In off-color flows it will be difficult to see the fish on their spawning beds. This is usually the result of spring run-off that causes high, turbid water, or a spawning bed with a dark bottom. You can often spot the brighter females, as they turn on their sides and shake their tails. This action gives off flashes of silver in clear water and gold in murky water. Wearing polarized sunglasses on bright days is a tremendous help in seeing these flashes.Mentally mark this spot in the stream and fish to areas just downstream where the males will be holding.
Fishing steelhead spawning beds has its proponents and detractors. In the Pacific Northwest, this practice is strongly discouraged on rivers with wild steelhead because of concern that it is very detrimental to successful spawning. On the other hand Michigan steelheaders, however, seem to have no problem with fishing on the beds, even though 50% of their fish are known to be naturally reproduced.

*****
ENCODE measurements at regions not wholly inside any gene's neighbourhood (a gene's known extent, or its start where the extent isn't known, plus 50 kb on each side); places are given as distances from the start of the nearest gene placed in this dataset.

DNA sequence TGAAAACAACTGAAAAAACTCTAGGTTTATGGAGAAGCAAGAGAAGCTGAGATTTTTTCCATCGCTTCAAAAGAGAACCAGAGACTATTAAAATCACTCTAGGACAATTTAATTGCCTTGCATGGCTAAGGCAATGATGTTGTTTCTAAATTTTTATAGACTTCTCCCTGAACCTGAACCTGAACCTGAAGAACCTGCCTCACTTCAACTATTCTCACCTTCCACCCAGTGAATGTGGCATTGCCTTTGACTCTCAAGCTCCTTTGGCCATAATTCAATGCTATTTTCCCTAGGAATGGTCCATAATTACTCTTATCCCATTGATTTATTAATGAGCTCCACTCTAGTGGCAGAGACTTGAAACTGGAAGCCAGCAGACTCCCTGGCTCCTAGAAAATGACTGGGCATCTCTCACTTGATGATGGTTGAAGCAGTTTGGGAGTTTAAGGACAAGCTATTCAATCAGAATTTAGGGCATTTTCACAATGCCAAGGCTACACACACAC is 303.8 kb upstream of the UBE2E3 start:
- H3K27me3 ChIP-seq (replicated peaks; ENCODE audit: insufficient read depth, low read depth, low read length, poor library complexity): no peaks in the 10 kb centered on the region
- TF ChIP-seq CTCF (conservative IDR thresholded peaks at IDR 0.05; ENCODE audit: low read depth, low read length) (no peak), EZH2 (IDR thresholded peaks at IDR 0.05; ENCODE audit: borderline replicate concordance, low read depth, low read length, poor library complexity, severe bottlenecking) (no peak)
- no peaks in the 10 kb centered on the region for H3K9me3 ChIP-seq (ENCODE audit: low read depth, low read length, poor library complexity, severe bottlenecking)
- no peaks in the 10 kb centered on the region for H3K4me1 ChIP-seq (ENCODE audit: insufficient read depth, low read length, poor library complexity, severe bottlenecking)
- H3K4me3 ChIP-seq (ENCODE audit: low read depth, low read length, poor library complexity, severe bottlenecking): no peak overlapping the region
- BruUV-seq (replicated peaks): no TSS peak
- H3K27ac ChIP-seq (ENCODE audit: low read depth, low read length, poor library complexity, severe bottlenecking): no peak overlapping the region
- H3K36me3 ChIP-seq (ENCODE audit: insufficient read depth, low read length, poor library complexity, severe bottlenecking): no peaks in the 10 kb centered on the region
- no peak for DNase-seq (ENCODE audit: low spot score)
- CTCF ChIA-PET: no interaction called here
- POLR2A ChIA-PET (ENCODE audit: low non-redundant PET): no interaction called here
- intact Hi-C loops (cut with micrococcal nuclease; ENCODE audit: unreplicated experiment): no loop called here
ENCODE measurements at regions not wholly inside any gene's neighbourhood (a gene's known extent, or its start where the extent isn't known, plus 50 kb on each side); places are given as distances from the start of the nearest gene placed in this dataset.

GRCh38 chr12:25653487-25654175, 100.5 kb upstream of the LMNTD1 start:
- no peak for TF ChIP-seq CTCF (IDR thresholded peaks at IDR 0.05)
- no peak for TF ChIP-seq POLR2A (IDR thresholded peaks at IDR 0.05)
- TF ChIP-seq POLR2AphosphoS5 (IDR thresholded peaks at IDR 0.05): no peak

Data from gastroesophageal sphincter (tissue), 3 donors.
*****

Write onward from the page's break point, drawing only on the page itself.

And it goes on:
Most of southern Lake Erie's tributaries support steelhead runs which are based on stocking programs, not natural reproduction, so fishing on spawning beds is not a harmful to the fishery. On tributaries like the Cattaraugus River in New York, however, a significant amount of natural reproduction is developing. Here it makes sense to stay away from the spawning beds. This will protect what someday could be a self-sustaining fishery.
The Ontario tributaries on the northern shore of Lake Erie support steelhead runs that have been estimated by the Ontario Ministry of Natural Resources to be 90% wild fish. In order to protect this wild steelhead fishery most of Ontario's tributaries are closed during the peak-spawning season. The normal open season for southern Ontario tributaries is April 29 to Septemper 30 with an extended season on most of the major tributaries from October 1 to December 31.
This article is an excerpt taken from the newly revised and expanded 2nd edition of STEELHEAD GUIDE, Fly Fishing Techniques and Strategies for Lake Erie Steelhead by John Nagy. Mr. Nagy is a professional guide on the Great Lakes steelhead streams.
Content © 2000 John Nagy
Formatting © 2000 FishUSA.com
All Rights Reserved